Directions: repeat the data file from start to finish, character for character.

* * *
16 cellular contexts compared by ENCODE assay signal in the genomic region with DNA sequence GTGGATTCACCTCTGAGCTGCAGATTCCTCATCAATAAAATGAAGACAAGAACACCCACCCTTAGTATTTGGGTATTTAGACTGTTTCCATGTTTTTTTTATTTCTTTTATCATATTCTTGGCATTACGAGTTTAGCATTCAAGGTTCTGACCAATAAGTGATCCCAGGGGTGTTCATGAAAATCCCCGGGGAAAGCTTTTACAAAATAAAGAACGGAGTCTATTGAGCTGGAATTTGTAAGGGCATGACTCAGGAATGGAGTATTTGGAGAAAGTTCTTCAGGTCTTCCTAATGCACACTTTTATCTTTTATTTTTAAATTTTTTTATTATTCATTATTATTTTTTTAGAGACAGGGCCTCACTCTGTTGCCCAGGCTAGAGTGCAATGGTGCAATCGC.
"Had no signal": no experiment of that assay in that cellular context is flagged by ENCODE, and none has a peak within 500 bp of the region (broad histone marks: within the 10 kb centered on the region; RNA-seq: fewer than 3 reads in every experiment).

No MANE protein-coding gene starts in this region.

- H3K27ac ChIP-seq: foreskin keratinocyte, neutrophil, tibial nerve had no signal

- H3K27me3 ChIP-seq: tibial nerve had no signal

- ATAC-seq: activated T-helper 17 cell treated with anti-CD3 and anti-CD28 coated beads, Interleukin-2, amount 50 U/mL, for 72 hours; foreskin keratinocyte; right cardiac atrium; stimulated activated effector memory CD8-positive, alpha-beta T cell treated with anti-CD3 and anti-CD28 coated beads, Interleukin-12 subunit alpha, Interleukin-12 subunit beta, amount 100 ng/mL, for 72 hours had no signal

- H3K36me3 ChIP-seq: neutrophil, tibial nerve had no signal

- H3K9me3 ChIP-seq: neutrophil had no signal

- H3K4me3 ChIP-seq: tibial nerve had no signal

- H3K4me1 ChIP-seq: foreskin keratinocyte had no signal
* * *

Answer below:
16 cellular contexts compared by ENCODE assay signal in the genomic region with DNA sequence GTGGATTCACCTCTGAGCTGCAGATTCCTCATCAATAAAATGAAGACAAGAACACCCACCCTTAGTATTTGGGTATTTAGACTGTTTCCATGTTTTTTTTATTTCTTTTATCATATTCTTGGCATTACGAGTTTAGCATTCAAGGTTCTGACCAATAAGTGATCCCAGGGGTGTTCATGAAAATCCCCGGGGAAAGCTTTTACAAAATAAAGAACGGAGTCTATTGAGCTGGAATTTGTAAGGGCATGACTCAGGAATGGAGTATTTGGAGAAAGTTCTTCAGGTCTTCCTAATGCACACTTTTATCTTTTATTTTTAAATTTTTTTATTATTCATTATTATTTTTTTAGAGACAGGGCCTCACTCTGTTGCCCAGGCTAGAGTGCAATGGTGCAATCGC.
"Had no signal": no experiment of that assay in that cellular context is flagged by ENCODE, and none has a peak within 500 bp of the region (broad histone marks: within the 10 kb centered on the region; RNA-seq: fewer than 3 reads in every experiment).

No MANE protein-coding gene starts in this region.

- H3K27ac ChIP-seq: foreskin keratinocyte, neutrophil, tibial nerve had no signal

- H3K27me3 ChIP-seq: tibial nerve had no signal

- ATAC-seq: activated T-helper 17 cell treated with anti-CD3 and anti-CD28 coated beads, Interleukin-2, amount 50 U/mL, for 72 hours; foreskin keratinocyte; right cardiac atrium; stimulated activated effector memory CD8-positive, alpha-beta T cell treated with anti-CD3 and anti-CD28 coated beads, Interleukin-12 subunit alpha, Interleukin-12 subunit beta, amount 100 ng/mL, for 72 hours had no signal

- H3K36me3 ChIP-seq: neutrophil, tibial nerve had no signal

- H3K9me3 ChIP-seq: neutrophil had no signal

- H3K4me3 ChIP-seq: tibial nerve had no signal

- H3K4me1 ChIP-seq: foreskin keratinocyte had no signal